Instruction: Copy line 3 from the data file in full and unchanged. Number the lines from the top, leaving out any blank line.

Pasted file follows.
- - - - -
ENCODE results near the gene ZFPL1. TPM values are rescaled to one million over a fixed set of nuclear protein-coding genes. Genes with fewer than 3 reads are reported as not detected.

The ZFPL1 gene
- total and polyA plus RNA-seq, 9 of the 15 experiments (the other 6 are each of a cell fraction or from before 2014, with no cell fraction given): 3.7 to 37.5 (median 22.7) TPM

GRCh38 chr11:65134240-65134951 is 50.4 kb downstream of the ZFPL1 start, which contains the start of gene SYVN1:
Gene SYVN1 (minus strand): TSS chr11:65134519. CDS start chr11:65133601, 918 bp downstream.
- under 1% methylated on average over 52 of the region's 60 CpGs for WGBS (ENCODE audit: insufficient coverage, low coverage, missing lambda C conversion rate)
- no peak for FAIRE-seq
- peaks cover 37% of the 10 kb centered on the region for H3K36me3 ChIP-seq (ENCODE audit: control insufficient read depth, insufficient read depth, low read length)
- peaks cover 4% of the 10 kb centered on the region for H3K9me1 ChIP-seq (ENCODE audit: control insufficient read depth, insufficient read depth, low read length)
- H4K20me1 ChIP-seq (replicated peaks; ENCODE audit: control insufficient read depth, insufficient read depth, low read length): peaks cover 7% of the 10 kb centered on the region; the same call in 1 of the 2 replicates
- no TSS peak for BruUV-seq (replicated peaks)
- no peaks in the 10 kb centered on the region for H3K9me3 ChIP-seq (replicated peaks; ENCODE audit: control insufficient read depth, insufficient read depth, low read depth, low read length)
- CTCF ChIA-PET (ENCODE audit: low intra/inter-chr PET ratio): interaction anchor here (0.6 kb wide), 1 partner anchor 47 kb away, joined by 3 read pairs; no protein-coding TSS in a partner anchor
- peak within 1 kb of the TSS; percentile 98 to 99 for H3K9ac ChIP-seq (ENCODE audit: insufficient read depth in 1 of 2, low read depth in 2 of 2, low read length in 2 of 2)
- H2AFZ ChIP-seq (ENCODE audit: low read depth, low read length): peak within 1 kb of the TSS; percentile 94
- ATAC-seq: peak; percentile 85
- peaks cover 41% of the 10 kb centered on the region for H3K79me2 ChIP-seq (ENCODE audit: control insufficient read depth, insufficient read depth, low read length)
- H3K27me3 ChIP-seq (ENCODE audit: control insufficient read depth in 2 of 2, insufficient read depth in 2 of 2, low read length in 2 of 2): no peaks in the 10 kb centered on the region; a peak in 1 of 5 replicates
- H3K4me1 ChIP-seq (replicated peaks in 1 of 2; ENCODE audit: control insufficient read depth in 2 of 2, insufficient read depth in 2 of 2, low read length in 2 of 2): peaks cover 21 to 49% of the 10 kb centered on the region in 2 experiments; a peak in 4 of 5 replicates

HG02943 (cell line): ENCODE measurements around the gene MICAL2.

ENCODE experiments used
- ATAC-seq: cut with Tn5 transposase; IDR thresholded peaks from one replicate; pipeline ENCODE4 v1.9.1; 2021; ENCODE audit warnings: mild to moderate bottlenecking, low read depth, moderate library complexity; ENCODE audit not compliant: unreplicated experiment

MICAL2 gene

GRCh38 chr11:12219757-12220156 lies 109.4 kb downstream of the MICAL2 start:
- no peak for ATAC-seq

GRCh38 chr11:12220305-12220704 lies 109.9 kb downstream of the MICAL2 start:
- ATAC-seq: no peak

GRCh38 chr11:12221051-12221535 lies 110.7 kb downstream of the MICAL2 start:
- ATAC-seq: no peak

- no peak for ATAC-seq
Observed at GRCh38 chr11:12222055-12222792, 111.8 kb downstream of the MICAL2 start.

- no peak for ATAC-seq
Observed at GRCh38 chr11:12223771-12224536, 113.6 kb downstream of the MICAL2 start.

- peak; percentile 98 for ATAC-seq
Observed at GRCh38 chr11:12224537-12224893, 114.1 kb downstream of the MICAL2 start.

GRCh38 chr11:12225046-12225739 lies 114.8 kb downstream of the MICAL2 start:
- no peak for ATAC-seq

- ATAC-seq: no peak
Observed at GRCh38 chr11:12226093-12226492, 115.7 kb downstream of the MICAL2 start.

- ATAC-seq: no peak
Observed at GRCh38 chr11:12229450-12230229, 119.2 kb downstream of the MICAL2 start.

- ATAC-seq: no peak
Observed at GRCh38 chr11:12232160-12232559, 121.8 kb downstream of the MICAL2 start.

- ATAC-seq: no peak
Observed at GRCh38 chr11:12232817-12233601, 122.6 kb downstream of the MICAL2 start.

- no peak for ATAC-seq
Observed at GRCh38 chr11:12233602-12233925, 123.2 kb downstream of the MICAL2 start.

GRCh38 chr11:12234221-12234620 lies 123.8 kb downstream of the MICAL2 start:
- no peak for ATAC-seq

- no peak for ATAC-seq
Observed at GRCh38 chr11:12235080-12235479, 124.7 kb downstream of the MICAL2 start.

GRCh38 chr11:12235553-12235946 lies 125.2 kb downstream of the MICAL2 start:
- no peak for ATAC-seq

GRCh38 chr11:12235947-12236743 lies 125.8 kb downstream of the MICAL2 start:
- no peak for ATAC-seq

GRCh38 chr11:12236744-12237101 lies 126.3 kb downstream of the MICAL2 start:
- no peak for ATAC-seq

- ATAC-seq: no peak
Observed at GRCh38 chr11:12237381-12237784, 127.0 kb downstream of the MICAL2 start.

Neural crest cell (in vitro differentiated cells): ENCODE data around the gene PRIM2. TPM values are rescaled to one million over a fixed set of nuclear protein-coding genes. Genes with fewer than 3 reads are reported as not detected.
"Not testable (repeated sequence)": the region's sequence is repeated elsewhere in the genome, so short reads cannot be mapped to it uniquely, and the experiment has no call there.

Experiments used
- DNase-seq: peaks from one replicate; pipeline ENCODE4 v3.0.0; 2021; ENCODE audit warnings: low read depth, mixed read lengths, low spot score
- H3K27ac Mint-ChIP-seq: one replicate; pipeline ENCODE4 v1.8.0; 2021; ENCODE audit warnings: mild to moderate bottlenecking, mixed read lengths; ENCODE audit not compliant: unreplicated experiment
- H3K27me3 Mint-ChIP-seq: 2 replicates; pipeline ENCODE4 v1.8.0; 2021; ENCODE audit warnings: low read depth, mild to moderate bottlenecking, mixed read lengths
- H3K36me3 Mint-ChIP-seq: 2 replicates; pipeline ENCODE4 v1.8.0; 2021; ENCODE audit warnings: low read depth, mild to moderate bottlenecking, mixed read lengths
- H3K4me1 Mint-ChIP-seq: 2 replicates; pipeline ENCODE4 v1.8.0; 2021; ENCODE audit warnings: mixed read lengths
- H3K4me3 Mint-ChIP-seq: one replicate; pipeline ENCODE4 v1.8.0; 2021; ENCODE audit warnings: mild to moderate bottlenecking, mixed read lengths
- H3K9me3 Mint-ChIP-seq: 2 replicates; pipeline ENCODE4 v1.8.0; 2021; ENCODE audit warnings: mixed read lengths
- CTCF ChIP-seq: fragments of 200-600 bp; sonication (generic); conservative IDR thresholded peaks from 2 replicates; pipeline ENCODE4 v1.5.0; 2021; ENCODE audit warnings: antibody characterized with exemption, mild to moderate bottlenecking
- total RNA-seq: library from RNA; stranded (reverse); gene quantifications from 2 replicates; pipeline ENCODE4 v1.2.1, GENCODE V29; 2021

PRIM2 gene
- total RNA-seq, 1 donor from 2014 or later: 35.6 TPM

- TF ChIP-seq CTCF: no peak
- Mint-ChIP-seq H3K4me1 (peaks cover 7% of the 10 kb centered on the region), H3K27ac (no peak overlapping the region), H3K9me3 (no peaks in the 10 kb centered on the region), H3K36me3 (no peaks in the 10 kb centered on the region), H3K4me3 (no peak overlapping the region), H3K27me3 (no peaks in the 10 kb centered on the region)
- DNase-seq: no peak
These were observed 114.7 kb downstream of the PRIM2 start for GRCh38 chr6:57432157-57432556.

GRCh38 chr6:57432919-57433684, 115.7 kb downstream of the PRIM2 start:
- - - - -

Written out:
- total and polyA plus RNA-seq, 9 of the 15 experiments (the other 6 are each of a cell fraction or from before 2014, with no cell fraction given): 3.7 to 37.5 (median 22.7) TPM